5. Stop being nice. Again, it’s important to be polite, but being nice by saying yes all the time only hurts you. When you make it easy for people to grab your time (or money), they will continue to do it. But if you erect a wall, they will look for easier targets. Show them that your time is well guarded by being firm and turning down as many requests (that are not on your top priority list) as possible.
  6. Say no to your boss. Sometimes we feel that we have to say yes to our boss — they’re our boss, right? And if we say “no” then we look like we can’t handle the work — at least, that’s the common reasoning. But in fact, it’s the opposite — explain to your boss that by taking on too many commitments, you are weakening your productivity and jeopardizing your existing commitments. If your boss insists that you take on the project, go over your project or task list and ask him/her to re-prioritize, explaining that there’s only so much you can take on at one time.
  7. Pre-empting. It’s often much easier to pre-empt requests than to say “no” to them after the request has been made. If you know that requests are likely to be made, perhaps in a meeting, just say to everyone as soon as you come into the meeting, “Look guys, just to let you know, my week is booked full with some urgent projects and I won’t be able to take on any new requests.”
  8. Get back to you. Instead of providing an answer then and there, it’s often better to tell the person you’ll give their request some thought and get back to them. This will allow you to give it some consideration, and check your commitments and priorities. Then, if you can’t take on the request, simply tell them: “After giving this some thought, and checking my commitments, I won’t be able to accommodate the request at this time.” At least you gave it some consideration.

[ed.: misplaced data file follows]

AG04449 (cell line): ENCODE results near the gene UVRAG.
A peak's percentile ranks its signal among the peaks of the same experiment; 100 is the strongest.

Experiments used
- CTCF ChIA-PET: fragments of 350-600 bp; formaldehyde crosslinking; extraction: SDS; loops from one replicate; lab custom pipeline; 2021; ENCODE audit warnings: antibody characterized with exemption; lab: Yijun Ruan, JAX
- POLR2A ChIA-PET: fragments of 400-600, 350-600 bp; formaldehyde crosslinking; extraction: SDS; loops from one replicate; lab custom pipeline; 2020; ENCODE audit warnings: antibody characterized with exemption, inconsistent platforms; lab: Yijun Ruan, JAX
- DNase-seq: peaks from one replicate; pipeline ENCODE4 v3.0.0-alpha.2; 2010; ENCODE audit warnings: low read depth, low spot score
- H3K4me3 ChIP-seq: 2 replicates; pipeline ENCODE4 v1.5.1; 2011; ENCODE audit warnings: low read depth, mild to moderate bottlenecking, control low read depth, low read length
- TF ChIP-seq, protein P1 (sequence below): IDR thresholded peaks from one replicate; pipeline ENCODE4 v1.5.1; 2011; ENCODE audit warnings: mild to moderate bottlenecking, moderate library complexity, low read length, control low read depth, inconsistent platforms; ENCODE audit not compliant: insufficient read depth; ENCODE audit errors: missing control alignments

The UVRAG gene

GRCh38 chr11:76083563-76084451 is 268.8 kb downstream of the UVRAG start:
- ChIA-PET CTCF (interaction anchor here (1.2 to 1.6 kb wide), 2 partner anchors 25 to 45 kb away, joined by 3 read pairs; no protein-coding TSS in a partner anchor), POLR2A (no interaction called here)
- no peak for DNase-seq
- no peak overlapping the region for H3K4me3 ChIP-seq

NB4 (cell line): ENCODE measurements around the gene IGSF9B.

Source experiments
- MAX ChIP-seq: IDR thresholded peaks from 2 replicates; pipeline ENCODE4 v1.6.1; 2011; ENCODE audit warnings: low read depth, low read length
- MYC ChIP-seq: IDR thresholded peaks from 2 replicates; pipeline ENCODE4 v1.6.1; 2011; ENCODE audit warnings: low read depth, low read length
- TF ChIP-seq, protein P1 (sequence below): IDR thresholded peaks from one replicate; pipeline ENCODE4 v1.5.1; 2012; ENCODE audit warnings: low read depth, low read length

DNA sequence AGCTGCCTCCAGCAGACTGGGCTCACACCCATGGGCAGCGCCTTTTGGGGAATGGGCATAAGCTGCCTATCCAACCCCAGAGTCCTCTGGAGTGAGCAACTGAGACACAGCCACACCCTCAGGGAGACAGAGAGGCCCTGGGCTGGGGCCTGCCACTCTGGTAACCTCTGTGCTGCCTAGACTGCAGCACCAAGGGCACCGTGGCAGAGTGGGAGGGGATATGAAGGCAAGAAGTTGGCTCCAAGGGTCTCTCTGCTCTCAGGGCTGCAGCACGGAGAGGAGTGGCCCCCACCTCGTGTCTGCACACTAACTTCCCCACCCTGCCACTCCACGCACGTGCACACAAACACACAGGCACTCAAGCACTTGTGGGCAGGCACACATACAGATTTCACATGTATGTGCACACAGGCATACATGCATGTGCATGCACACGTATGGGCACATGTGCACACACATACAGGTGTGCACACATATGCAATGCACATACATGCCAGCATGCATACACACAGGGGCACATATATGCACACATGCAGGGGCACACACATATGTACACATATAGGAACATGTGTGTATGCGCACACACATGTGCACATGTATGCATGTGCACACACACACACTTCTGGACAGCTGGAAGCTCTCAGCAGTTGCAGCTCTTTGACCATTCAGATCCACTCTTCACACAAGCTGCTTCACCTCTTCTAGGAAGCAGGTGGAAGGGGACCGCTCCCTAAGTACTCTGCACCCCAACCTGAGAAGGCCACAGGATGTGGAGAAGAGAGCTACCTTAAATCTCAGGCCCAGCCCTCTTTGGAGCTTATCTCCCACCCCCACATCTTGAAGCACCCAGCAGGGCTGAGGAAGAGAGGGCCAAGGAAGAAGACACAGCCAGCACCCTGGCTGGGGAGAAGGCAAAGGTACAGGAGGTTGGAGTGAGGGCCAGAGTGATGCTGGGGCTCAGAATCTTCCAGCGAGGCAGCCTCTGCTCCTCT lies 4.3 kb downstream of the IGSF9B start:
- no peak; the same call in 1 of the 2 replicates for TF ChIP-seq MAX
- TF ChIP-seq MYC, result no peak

9. Maybe later. If this is an option that you’d like to keep open, instead of just shutting the door on the person, it’s often better to just say, “This sounds like an interesting opportunity, but I just don’t have the time at the moment. Perhaps you could check back with me in [give a time frame].” Next time, when they check back with you, you might have some free time on your hands.
  10. It’s not you, it’s me. This classic dating rejection can work in other situations. Don’t be insincere about it, though. Often the person or project is a good one, but it’s just not right for you, at least not at this time. Simply say so — you can compliment the idea, the project, the person, the organization … but say that it’s not the right fit, or it’s not what you’re looking for at this time. Only say this if it’s true — people can sense insincerity.

Featured photo credit: Pexels via pexels.com